If your parent gets “serious” about someone he is dating, you might have mixed feelings. While you do not want your parent to be lonely, new romantic relationships for older adults come with complications that younger couples do not face. When your parent, who has been single, divorced, or widowed, contemplates marriage, you might wonder, can your older parent’s new spouse swipe your inheritance?
The short answer is yes without proper legal planning. The new blushing bride or groom can claim part of the estate, if your parent dies first. The precise percentage of the estate going to the surviving spouse can vary between one-third and over one-half depending upon circumstances.
How Can an Older Adult Protect Her Child’s Inheritance If She Remarries?
There is no way to guarantee your children’s inheritance when you remarry, unless they are under the age of eighteen. Minor children usually have a claim to a portion of a deceased parent’s estate. Once your kids turn 18, however, they do not have an automatic right to inherit from you.
You can sign a prenuptial agreement before getting married and write new wills after you get married, but people have successfully busted prenups and contested wills. They are not written in stone. Once you are gone, your surviving spouse could go back on her word and challenge these documents. If a judge sets aside the will and prenup, the widow could demand her legal share of your estate.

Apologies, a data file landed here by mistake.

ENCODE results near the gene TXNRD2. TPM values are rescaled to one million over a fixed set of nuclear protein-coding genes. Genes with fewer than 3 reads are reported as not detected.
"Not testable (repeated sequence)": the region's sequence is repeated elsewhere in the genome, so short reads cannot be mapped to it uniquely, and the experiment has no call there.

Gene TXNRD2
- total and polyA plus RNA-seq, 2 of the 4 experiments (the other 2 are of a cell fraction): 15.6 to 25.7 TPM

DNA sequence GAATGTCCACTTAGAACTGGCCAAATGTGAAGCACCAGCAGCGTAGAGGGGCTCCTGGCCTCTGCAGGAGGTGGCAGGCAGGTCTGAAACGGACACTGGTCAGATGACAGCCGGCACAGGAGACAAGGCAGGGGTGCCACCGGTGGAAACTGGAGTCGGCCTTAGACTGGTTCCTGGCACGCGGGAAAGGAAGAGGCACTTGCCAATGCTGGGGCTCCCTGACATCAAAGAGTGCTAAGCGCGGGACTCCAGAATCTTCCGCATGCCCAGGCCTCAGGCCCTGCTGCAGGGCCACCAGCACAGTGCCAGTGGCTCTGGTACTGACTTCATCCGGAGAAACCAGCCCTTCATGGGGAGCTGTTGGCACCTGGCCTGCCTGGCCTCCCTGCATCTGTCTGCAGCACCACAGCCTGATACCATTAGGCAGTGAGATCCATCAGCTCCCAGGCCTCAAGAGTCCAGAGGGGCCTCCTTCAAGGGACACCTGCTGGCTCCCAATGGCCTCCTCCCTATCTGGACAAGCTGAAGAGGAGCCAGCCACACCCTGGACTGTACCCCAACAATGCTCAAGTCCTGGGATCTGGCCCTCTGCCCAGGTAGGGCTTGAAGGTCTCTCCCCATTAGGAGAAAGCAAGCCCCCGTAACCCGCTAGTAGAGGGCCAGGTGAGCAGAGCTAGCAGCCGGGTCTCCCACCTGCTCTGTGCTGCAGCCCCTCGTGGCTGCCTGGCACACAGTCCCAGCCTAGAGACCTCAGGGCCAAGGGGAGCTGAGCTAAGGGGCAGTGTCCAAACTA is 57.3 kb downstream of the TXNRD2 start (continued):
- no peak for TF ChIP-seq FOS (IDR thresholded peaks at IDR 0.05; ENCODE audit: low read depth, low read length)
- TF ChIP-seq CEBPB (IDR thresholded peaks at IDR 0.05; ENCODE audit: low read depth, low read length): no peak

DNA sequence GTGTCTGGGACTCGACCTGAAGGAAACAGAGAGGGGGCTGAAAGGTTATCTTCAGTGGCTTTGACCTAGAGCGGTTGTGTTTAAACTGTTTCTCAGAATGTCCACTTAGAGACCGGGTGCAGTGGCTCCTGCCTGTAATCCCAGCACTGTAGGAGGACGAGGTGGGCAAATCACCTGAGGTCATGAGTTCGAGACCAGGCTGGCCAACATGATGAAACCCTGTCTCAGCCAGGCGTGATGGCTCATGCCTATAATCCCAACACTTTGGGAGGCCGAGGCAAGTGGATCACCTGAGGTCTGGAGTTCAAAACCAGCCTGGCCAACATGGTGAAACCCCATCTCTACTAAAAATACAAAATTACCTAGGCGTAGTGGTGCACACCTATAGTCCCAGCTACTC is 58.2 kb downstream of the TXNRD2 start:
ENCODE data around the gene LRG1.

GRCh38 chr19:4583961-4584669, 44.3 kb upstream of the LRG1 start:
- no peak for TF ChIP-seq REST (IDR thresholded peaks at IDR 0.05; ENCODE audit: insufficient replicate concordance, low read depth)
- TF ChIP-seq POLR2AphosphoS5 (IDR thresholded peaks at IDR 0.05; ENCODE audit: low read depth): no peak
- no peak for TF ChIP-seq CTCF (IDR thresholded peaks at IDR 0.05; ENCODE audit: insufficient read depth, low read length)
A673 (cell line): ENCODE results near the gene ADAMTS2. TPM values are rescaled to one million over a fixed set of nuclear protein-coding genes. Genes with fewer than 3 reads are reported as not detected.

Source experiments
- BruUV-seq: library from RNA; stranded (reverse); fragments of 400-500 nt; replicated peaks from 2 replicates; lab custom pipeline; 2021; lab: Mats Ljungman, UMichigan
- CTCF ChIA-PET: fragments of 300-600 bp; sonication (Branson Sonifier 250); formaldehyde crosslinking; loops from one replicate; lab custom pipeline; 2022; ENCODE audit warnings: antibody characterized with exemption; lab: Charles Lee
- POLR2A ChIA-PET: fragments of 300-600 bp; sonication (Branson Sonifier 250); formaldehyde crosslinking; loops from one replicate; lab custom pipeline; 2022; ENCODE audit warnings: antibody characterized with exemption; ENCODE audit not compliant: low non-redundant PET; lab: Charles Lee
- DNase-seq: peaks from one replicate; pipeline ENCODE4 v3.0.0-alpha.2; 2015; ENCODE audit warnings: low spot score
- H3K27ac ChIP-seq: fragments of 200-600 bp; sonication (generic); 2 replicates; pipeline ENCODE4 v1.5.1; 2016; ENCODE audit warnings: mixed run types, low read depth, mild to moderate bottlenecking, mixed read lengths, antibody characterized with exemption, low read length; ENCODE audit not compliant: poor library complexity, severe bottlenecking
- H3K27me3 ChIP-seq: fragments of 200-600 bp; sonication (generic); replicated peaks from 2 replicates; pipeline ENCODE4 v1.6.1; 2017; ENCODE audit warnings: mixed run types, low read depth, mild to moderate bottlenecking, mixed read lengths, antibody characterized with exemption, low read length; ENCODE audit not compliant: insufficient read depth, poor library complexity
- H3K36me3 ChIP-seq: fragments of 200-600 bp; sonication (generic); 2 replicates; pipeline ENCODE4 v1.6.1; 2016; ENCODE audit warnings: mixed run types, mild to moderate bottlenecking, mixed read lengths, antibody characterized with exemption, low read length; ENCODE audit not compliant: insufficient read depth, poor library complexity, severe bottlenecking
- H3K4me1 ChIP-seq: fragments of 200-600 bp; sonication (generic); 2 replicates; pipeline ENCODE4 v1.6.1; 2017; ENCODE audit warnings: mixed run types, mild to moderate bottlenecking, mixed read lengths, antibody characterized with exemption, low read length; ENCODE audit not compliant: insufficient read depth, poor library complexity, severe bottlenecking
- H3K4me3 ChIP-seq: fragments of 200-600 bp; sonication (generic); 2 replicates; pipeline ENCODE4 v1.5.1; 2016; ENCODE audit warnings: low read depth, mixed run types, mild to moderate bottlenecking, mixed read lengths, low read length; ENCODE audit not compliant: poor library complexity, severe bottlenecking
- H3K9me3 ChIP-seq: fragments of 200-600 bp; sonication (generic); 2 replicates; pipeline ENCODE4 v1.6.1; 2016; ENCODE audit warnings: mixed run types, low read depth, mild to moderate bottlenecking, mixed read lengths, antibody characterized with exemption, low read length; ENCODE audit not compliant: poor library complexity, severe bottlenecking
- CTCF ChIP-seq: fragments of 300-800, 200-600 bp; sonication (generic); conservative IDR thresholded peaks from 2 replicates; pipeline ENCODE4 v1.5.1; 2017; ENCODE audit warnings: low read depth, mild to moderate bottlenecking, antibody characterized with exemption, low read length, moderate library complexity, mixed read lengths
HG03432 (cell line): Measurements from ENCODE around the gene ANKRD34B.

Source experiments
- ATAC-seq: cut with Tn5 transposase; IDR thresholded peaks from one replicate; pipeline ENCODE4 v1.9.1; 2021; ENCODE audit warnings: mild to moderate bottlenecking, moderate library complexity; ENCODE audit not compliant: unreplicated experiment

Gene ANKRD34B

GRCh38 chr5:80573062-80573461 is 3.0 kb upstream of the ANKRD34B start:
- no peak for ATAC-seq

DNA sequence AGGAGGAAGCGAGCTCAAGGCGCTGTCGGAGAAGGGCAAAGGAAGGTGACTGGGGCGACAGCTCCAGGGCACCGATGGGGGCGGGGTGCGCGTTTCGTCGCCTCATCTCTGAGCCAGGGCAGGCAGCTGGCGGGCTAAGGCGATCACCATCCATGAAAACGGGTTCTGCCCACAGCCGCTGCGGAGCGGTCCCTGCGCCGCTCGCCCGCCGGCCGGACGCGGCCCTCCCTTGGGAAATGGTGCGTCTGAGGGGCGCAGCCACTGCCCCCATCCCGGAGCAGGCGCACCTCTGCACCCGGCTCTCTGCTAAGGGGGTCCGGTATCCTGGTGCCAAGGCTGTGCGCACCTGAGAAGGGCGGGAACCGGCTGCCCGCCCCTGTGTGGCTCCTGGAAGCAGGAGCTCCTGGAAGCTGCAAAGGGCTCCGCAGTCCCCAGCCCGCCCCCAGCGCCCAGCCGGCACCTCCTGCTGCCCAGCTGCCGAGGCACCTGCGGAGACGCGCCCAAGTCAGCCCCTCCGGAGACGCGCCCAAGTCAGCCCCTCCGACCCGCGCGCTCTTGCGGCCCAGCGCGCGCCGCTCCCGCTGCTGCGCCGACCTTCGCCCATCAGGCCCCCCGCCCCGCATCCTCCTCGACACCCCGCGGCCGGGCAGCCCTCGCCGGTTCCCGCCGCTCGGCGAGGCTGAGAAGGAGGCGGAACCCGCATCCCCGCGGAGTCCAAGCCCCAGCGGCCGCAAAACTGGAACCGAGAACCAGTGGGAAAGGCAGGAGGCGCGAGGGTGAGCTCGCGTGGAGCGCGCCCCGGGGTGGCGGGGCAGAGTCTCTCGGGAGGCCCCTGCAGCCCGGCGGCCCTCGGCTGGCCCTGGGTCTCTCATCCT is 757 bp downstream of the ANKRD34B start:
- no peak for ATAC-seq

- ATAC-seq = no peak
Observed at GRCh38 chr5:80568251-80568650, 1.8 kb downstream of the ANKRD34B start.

Alabama is unique among states because it’s law allows a spouse to be completely disinherited if your parent’s assets are owned by a living trust that avoids probate. A trust can also be contested just like a Will but it is more difficult than a will and as long as the trust was created when your parent had mental capacity and was under no undue influence it will be upheld.
What Other Fall-Out Can Happen When Seniors Marry?
Older couples have discovered the hard way, that getting married later in life can throw a wrench into more than just inheritance. Remarriage can cause a senior to lose Medicaid and Supplemental Security Income (SSI). Tying the knot can make you ineligible for your former spouse’s pension, Social Security retirement or disability income, and alimony.
More couples over the age of 55 are skipping the altar than ever before. In just the last decade, the numbers have jumped 75 percent. Many are living together as unmarried couples. Some have a ceremony that does not create legal rights.
The financial consequences of remarriage later in life can be severe to the new spouses, their children, and grandchildren. To protect yourself and your family, talk with an elder law attorney in your area. State law will control most issues, and the laws vary from one state to the next. This article discusses the general law.
The New York Times: “When Your Parents Remarry, Everyone Is Happy, Right?” (accessed March 24, 2018) https://www.nytimes.com/2018/03/22/your-money/parents-remarry-inheritance-children.html?rref=collection%2Ftimestopic%2FElderly&action=click&contentCollection=timestopics®ion=stream&module=stream_unit&version=latest&contentPlacement=2&pgtype=collection